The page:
VDNKh Park (or VDNH, which stands for Exhibition of Achievements of National Economy) in Ostankino District of Moscow is at the moment the biggest and the most developed park in Russia.
If you want to receive all at once – VDNKh park is the best choice. It contains a lot of worldwide famous symbols of Russia and USSR – pavilions of former USSR republics, the People’s Friendship Fountain, Ostankino TV tower, Moscow Monorail and Museum of Cosmonautics.
VDNKh Park was recently renewed and now it has one of the biggest Aquariums in Europe with more than 12000 water animals. In VDNKh you can play any sports, rent a bike or a scooter, walk the eco-trail, go climbing or do yoga.
All in all, in Moscow more than anywhere else in the world, parks are sights definitely worth visiting. They contain a lot of worldwide famous attractions and they keep developing every day. If you want to know Moscow better and to spend amazing time in Russia – visit the famous capital parks.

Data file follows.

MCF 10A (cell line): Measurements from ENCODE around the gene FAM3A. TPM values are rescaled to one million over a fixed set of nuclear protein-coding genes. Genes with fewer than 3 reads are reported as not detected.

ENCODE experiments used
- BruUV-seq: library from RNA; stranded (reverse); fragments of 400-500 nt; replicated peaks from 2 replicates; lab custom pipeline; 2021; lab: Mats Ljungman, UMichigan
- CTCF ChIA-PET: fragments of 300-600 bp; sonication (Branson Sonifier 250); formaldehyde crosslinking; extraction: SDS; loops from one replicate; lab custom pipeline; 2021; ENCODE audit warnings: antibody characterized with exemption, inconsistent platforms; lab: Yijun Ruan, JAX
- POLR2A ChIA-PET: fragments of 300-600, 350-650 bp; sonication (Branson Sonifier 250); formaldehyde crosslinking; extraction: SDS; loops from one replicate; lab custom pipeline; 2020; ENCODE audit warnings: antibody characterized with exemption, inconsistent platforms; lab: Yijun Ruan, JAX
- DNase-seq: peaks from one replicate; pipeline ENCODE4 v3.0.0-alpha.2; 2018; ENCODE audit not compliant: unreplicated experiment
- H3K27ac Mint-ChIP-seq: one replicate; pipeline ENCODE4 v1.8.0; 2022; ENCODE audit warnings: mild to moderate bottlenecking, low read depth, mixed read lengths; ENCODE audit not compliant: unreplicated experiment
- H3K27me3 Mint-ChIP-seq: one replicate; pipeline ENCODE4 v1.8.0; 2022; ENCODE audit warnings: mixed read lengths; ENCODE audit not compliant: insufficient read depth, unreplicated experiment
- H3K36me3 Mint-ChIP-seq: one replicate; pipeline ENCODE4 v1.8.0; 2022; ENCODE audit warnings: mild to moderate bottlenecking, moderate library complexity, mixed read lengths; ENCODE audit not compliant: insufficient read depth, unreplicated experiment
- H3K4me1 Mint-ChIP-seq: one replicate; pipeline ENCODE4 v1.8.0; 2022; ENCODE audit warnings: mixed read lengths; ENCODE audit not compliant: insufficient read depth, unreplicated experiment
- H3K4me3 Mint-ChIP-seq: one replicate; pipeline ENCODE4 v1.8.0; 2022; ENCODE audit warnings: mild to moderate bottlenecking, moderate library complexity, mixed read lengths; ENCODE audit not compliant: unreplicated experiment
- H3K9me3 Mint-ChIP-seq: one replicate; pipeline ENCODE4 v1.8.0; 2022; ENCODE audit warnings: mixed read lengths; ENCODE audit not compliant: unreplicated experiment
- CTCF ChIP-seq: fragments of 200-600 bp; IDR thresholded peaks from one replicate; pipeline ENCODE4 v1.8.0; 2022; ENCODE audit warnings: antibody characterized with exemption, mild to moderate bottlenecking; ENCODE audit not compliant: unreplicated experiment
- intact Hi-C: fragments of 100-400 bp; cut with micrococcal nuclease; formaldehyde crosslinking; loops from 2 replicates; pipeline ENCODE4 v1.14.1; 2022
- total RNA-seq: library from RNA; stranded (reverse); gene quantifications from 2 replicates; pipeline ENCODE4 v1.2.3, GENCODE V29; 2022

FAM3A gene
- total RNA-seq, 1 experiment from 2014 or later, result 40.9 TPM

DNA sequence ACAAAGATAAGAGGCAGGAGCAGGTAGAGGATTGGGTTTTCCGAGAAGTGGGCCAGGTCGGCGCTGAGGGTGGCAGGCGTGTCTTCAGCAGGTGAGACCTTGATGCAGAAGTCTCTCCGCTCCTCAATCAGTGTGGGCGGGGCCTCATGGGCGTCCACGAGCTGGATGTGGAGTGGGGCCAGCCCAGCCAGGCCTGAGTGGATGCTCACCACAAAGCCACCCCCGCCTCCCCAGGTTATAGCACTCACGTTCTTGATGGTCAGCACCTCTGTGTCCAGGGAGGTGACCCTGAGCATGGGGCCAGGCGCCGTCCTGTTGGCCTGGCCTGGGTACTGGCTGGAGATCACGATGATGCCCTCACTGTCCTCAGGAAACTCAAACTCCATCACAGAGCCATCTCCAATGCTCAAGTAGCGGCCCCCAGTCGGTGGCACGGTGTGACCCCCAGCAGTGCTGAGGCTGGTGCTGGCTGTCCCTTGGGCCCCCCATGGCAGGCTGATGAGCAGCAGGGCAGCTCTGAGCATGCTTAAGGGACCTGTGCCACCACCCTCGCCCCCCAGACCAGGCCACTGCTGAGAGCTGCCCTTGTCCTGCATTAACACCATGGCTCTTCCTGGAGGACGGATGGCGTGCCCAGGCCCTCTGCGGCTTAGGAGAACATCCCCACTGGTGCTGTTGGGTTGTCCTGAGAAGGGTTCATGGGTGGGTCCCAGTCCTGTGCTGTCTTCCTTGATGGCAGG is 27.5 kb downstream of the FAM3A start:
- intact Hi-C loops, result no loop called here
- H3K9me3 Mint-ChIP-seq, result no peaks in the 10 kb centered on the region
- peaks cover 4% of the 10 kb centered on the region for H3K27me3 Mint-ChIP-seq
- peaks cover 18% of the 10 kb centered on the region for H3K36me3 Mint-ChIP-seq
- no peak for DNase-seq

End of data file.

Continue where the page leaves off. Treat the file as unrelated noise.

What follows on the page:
Are you bored to see tourists everywhere you wanna go? Do you feel like you want to explore areas others haven’t? You can unearth places like that even in Peter! (yeah, that’s another way to call Saint-Petersburg, way more popular in real life than “The Venice of North”) Thanks to this top 4, you’ll bring back home unique pictures and memories, and everybody’s gonna tell you: wow, where have been? where have you seen that?… Now you’re wondering what exactly, I’m gonna tell you.
Many people have already seen outstanding videos and pictures on St-Petersburg from its roof. But few had the opportunity to actually go there, and pretend to be one of the Hermitage’s cats. Several locals started “mini-businesses” and let you access the roofs through their stairs. For the view, the feeling of breaking the rules, the adrenaline and for the likes on Instagram, take the stairs and explore another side of this surprising city! But careful when roofs are wet or icy, you wouldn’t let your annoying step-sister fall…